Here are some photos of their brainstorming sheets, which the students used to figure out their plan of attacks against their critters.

 

As you can see by the photos,  items the characters had at their disposal included stamps, toothpicks, birthday candles, bottle camps, spools, and miniature cocktail decorations! The result was a lot of fun solutions.

A second major  project we had the students do at the camp was to take all their props and produce a short script and storyboard for a four-minute movie about how they themselves got shrunk down at camp and had to survive. They loved this creative process and, of course, they all had props ready to go.

Designing dragon scales

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I spent the last few weeks building a dragon egg prop. I had so much fun with this project, and I had enough material left over at the end of it, that I decided to experiment with making dragon scales.

I began by cutting shapes out of a plastic soda bottle, which had a natural curve well-suited for the shape of the scales. I decided that I wanted the scales to be heavy and sturdy, so experimented with different ways to achieve this.

For two of the scales, I shrouded the plastic base with a layer of plaster. For the third one, I glued a layer of leather on top. The leather one still seemed to flimsy, so I coated the back with plaster to give it extra weight.

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Once the plastering was done, I coated the scales in modpodge, which helped to smooth out any imperfections.

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For one of the plastered scales along with the leather one, I decided that I would just proceed to painting. For the third one however, I decided to texturize it with acrylic beads. After this was done, I gave it another coat of modpodge.

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Then it was time to paint!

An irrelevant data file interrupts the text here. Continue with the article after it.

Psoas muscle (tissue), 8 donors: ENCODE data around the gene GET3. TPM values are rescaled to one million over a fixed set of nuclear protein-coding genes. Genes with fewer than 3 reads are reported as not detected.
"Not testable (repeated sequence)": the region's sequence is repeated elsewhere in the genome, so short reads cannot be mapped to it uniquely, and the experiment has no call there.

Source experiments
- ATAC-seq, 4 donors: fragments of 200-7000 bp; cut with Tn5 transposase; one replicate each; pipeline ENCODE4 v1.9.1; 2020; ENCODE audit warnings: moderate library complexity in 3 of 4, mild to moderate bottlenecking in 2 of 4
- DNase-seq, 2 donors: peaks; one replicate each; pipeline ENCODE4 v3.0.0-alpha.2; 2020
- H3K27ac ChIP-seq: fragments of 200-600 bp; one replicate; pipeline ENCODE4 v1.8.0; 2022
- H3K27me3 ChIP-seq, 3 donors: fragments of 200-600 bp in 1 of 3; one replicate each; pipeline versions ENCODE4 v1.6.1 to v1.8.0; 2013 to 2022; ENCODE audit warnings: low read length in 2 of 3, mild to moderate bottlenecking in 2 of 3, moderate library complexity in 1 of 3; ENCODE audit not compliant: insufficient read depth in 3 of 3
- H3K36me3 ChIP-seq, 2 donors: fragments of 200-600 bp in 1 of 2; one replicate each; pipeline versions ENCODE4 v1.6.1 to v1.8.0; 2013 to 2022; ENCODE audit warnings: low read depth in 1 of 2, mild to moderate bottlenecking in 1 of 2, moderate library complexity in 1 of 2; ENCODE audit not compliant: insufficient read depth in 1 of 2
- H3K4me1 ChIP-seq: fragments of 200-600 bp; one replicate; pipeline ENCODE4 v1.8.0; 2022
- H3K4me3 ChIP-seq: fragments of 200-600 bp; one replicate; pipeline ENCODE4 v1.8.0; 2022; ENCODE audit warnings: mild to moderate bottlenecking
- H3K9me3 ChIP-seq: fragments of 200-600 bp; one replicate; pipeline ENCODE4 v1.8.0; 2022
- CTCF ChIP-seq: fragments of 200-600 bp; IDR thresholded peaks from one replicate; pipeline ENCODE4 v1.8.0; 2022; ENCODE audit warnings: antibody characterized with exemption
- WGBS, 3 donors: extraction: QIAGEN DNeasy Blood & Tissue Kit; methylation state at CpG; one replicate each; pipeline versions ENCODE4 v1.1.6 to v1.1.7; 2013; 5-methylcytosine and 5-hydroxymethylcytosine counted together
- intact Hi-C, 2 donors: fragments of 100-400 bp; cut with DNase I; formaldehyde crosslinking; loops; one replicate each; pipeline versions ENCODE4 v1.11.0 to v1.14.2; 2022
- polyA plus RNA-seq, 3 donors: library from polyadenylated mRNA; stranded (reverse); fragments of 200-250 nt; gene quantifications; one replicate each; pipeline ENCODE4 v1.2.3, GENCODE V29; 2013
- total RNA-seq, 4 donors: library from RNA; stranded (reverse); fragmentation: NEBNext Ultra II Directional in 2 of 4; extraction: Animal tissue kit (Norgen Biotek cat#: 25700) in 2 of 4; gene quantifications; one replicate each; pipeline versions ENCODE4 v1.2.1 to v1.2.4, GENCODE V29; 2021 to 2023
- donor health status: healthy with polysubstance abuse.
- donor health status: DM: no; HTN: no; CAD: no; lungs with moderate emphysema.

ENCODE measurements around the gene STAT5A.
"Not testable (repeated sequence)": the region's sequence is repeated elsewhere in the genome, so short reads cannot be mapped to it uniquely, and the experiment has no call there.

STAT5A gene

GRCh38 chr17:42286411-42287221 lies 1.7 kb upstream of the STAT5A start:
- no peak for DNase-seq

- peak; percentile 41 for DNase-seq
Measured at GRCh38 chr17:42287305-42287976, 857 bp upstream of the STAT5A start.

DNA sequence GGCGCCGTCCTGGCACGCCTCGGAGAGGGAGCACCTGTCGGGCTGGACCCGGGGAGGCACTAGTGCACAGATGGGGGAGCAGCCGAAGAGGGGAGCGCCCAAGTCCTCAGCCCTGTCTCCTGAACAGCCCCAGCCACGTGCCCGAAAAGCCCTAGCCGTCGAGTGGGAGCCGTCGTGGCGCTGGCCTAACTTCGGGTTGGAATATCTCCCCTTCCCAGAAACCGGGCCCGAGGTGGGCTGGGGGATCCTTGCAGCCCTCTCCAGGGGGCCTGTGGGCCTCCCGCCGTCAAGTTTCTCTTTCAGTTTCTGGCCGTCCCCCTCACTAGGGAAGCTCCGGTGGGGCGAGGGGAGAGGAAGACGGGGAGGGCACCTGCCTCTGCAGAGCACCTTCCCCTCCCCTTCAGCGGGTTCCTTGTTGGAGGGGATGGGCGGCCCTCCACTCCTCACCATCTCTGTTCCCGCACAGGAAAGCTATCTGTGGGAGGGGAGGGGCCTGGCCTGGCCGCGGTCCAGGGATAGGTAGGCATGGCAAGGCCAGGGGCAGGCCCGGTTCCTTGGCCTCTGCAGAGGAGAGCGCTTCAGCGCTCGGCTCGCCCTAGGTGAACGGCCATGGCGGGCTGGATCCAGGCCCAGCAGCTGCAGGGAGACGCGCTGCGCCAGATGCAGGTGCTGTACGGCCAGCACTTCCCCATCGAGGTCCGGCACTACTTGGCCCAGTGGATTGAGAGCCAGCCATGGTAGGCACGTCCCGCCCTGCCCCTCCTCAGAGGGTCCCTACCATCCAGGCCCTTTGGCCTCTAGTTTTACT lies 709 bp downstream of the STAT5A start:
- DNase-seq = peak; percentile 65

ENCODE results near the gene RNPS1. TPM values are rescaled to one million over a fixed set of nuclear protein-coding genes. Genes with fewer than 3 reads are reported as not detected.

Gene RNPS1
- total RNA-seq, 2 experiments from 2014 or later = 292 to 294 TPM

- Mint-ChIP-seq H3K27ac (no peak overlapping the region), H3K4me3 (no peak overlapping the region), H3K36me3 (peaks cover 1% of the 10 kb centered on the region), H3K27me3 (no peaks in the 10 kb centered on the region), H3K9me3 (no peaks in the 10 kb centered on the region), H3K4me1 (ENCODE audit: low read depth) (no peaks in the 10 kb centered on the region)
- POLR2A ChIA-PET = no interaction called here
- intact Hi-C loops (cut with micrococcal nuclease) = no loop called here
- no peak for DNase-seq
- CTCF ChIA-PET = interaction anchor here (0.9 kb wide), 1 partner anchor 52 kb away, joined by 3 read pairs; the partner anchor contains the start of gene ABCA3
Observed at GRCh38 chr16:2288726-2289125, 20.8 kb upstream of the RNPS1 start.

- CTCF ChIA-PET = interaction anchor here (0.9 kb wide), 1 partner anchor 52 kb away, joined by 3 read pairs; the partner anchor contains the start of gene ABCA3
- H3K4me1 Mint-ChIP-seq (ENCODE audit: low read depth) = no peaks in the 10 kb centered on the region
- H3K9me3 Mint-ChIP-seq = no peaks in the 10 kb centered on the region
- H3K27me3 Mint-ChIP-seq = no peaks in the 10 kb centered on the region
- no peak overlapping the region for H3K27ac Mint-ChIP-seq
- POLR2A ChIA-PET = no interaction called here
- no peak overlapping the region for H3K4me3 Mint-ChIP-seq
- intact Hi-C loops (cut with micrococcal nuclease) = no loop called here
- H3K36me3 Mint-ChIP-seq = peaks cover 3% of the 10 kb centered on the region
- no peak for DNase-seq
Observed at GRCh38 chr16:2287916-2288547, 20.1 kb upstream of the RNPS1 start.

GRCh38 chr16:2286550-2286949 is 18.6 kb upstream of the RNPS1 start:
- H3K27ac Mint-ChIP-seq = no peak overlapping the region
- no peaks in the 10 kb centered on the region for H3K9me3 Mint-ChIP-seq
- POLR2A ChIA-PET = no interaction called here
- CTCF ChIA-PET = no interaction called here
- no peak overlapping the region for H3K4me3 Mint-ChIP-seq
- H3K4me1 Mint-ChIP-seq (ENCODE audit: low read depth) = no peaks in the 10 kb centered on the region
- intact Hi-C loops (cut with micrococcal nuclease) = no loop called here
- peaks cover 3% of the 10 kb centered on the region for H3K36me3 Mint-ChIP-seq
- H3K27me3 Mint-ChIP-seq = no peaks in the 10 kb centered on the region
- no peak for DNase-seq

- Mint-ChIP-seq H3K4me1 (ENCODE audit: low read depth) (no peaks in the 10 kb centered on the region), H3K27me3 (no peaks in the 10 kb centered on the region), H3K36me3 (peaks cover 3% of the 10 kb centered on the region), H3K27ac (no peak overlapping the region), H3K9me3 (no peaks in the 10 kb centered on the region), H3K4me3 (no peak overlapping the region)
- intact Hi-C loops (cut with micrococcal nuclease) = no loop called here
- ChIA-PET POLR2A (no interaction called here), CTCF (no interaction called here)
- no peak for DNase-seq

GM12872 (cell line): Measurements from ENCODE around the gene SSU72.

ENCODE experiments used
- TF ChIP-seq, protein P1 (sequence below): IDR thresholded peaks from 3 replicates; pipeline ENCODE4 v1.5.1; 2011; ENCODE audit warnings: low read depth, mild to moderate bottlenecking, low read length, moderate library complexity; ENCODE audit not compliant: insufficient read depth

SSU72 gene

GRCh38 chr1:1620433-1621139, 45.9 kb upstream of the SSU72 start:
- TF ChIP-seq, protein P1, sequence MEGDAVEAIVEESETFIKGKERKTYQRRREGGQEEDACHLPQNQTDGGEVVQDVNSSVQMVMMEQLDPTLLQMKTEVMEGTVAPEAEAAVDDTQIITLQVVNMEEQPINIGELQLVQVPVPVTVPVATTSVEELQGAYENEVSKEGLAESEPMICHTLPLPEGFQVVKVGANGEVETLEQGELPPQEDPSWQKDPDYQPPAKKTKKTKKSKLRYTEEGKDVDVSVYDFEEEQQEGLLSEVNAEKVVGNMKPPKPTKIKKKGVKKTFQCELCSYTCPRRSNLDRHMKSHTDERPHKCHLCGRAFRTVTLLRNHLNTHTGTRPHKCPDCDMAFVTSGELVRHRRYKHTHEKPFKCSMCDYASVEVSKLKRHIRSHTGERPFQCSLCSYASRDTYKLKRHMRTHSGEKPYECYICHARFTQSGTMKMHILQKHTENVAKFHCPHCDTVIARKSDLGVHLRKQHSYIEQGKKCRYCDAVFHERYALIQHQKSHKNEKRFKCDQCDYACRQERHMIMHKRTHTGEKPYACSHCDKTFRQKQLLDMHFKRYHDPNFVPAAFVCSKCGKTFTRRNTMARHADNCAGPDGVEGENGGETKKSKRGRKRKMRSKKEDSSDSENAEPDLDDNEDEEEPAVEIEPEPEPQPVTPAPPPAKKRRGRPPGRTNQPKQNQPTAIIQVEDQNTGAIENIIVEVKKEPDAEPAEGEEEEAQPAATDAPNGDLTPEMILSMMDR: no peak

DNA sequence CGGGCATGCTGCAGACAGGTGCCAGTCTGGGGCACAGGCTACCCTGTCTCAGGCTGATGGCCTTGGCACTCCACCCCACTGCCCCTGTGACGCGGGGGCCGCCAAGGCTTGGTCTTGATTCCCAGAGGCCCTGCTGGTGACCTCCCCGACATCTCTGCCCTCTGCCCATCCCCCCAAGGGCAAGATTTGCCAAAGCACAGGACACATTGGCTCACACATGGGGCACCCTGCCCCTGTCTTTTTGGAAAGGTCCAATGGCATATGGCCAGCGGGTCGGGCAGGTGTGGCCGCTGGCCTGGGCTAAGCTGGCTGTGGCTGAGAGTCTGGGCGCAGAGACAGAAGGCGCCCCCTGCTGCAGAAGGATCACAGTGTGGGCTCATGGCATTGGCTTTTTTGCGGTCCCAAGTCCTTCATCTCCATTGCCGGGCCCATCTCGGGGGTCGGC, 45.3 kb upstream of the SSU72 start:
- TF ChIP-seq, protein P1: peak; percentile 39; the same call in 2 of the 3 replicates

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Here are the final scales. The gold one, which was just painted plaster, didn’t really turn out, but was kind of my base experiment anyway. I’m quite happy with the leathery (green) scale and the more armored (red) one. Into the museum of magical artifacts they go!

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Advanced dragon egg building ~ the finale

I finally completed my dragon egg prop! Ultimately, the whole project went a bit quicker than I thought it would, even with the many glitches and setbacks I experienced along the way.

Here are some final photos . . . the last one shows the new egg next to the first one that I built. (Which hopefully illustrates why I called this new one the “advanced” one!)

The egg is now on display in my studio, but will certainly make the rounds with me as I visit schools and libraries in the coming months!

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Advanced dragon egg building, part 3

I’m finally updating my progress on my dragon egg building. I call it “advanced” not because I’m doing anything that clever, but because this process is more advanced than the one I used for the previous prop I constructed.

After I finished bejeweling the surface, I coated the entire structure with mod podge.

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This took a whole day to dry and then I decided to spray paint the entire structure to provide a base color. This turned out to be a disaster. If I had been thinking clearly, I would have tested this paint out on some sample mod-podged jewels. For one thing, I didn’t like the color. I had picked the most metallic red I could find, but it came out too rose colored.

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I decided to paint over the whole egg with a burnt orange color. However, the acrylic paint just didn’t bond properly to the spray paint beneath, bubbling in certain areas. It’s hard to see in the photo, but I just wasn’t satisfied!

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So, as a solution, I mod podged the whole egg again and then decided I better restart with a dark base and build up color from there.

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This time, I painted the egg a dark metallic brown then started adding in different tones of red and metallic colors.

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This is always a tricky and time-consuming process. I’m not actually sure what I want the final color to be. What I do know is that I don’t want any flat colors—there needs to be many gradations and textures to bring visual interest to the surface. So now I’m in the phase of adding fine detail and dry-brushing detail.

Almost there . . .